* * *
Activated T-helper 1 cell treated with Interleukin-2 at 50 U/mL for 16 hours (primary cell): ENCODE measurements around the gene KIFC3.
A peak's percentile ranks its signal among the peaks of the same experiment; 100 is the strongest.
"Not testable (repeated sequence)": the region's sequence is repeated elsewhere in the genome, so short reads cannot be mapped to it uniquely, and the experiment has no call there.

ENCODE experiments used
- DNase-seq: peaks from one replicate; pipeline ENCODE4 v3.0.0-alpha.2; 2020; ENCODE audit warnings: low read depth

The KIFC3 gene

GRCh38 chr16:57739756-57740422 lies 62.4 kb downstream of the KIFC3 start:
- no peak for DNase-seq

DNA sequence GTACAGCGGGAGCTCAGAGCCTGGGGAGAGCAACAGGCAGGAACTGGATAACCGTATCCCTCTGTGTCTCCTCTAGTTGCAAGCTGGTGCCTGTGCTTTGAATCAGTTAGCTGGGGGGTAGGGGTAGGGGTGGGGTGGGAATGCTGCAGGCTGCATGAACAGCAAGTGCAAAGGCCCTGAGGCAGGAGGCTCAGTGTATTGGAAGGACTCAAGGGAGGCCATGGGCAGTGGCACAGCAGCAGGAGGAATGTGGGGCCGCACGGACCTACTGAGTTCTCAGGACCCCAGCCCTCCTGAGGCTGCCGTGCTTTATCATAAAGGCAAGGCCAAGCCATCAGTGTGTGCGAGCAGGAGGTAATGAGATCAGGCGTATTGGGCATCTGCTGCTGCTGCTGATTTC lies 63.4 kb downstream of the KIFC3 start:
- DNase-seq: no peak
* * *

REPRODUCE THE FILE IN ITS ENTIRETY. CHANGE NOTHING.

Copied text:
Activated T-helper 1 cell treated with Interleukin-2 at 50 U/mL for 16 hours (primary cell): ENCODE measurements around the gene KIFC3.
A peak's percentile ranks its signal among the peaks of the same experiment; 100 is the strongest.
"Not testable (repeated sequence)": the region's sequence is repeated elsewhere in the genome, so short reads cannot be mapped to it uniquely, and the experiment has no call there.

ENCODE experiments used
- DNase-seq: peaks from one replicate; pipeline ENCODE4 v3.0.0-alpha.2; 2020; ENCODE audit warnings: low read depth

The KIFC3 gene

GRCh38 chr16:57739756-57740422 lies 62.4 kb downstream of the KIFC3 start:
- no peak for DNase-seq

DNA sequence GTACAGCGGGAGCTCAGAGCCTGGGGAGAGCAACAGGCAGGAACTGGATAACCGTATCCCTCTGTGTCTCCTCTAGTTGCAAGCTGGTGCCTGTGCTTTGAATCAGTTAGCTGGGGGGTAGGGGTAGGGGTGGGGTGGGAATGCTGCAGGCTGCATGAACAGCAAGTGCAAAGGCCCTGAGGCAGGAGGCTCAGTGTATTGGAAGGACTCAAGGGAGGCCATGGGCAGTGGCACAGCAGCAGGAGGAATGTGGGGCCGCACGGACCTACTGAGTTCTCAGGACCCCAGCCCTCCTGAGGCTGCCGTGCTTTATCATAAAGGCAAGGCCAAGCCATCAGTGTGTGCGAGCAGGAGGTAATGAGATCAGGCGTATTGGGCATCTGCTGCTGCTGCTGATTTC lies 63.4 kb downstream of the KIFC3 start:
- DNase-seq: no peak